In monotheistic thought, God is conceived of as the supreme being, creator deity, principal object of faith. The conceptions of God, as described by theologians include the attributes of omniscience, omnipresence, as having an eternal and necessary existence. Depending on one's kind of theism, these attributes are used either in way of analogy, or in a literal sense as distinct properties. God is most held to be incorporeal. Incorporeality and corporeality of God are related to conceptions of transcendence and immanence of God, with positions of synthesis such as the "immanent transcendence". Psychoanalyst Carl Jung equated religious ideas of God with transcendental aspects of consciousness in his interpretation; some religions describe God without reference to gender, while others or their translations use sex-specific terminology. Judaism attributes only a grammatical gender to God, using terms such as "Him" or "Father" for convenience. God has been conceived as either impersonal. In theism, God is the creator and sustainer of the universe, while in deism, God is the creator, but not the sustainer, of the universe.
In pantheism, God is the universe itself. In atheism, there is an absence of belief in God. In agnosticism, the existence of God is deemed unknowable. God has been conceived as the source of all moral obligation, the "greatest conceivable existent". Many notable philosophers have developed arguments against the existence of God. Monotheists refer to their gods using names prescribed by their respective religions, with some of these names referring to certain cultural ideas about their god's identity and attributes. In the ancient Egyptian era of Atenism the earliest recorded monotheistic religion, this deity was called Aten, premised on being the one "true" Supreme Being and creator of the universe. In the Hebrew Bible and Judaism, Adonai, YHWH and other names are used as the names of God. Yahweh and Jehovah, possible vocalizations of YHWH, are used in Christianity. In the Christian doctrine of the Trinity, coexisting in three "persons", is called the Father, the Son, the Holy Spirit. In Islam, the name Allah is used, while Muslims have a multitude of titular names for God.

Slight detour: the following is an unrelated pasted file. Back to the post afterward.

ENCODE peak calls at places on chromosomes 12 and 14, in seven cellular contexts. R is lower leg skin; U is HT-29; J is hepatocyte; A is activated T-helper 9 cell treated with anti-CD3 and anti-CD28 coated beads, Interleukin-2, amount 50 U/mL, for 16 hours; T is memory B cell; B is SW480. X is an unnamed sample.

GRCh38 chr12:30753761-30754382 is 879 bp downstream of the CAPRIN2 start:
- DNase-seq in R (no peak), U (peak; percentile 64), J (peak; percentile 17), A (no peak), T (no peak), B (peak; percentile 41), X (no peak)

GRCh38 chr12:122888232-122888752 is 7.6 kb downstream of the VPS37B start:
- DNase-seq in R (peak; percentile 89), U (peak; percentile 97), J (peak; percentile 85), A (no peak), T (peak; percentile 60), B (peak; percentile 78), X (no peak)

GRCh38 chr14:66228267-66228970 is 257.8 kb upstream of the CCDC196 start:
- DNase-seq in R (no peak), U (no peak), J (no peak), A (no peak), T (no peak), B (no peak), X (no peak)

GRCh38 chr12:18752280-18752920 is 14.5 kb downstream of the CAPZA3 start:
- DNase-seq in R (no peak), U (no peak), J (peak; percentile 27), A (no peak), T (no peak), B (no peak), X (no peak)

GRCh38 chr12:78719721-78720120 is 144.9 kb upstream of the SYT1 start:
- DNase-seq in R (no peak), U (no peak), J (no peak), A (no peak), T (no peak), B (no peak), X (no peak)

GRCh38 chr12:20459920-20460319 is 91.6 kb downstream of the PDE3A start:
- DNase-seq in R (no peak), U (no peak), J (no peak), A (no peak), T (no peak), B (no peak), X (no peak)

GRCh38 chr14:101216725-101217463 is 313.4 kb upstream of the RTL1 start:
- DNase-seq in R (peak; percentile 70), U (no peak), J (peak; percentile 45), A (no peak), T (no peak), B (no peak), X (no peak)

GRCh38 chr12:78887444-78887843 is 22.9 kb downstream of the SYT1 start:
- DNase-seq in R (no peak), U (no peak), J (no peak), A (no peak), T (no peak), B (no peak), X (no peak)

In Hinduism, Brahman is considered a monistic concept of God. In Chinese religion, Shangdi is conceived as the progenitor of the universe, intrinsic to it and bringing order to it. Other religions have names for the concept, for instance, Baha in the Bahá'í Faith, Waheguru in Sikhism, Sang Hyang Widhi Wasa in Balinese Hinduism, Ahura Mazda in Zoroastrianism; the many different conceptions of God, competing claims as to God's characteristics and actions, have led to the development of ideas of omnitheism, pandeism, or a perennial philosophy, which postulates that there is one underlying theological truth, of which all religions express a partial understanding, as to which "the devout in the various great world religions are in fact worshipping that one God, but through different, overlapping concepts". The earliest written form of the Germanic word God comes from the 6th-century Christian Codex Argenteus; the English word itself is derived from the Proto-Germanic * ǥuđan. The reconstructed Proto-Indo-European form * ǵhu-tó-m was based on the root * ǵhau-, which meant either "to call" or "to invoke".
The Germanic words for God were neuter—applying to both genders—but during the process of the Christianization of the Germanic peoples from their indigenous Germanic paganism, the words became a masculine syntactic form. In the English language, capitalization is used for names by which a god is known, including'God'; the capitalized form of god is not used for multiple gods or when used to refer to the generic idea of a deity. The English word God and its counterparts in other languages are used for any and all conceptions and, in spite of significant differences between religions, the term remains an English translation common to all; the same holds for Hebrew El, but in Judaism, God is given a proper name, the tetragrammaton YHWH, in origin the name of an Edomite or Midianite deity, Yahweh. In many translations of the Bible, when the word LORD is in all capitals, it signifies that the word represents the tetragrammaton. Allāh is the Arabic term with no plural used by Muslims and Arabic speaking Christians and Jews meaning "The God", while "ʾilāh" is the term used for a deity or a god in general.